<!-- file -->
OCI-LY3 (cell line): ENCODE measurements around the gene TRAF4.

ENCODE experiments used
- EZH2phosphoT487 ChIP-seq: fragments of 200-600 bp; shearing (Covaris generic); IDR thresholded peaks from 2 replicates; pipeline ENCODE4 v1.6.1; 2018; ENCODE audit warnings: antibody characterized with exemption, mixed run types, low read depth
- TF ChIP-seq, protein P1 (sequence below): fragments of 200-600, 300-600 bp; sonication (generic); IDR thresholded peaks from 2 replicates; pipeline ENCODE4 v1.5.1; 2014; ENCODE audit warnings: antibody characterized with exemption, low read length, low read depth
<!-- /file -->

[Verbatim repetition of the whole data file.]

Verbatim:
OCI-LY3 (cell line): ENCODE measurements around the gene TRAF4.

ENCODE experiments used
- EZH2phosphoT487 ChIP-seq: fragments of 200-600 bp; shearing (Covaris generic); IDR thresholded peaks from 2 replicates; pipeline ENCODE4 v1.6.1; 2018; ENCODE audit warnings: antibody characterized with exemption, mixed run types, low read depth
- TF ChIP-seq, protein P1 (sequence below): fragments of 200-600, 300-600 bp; sonication (generic); IDR thresholded peaks from 2 replicates; pipeline ENCODE4 v1.5.1; 2014; ENCODE audit warnings: antibody characterized with exemption, low read length, low read depth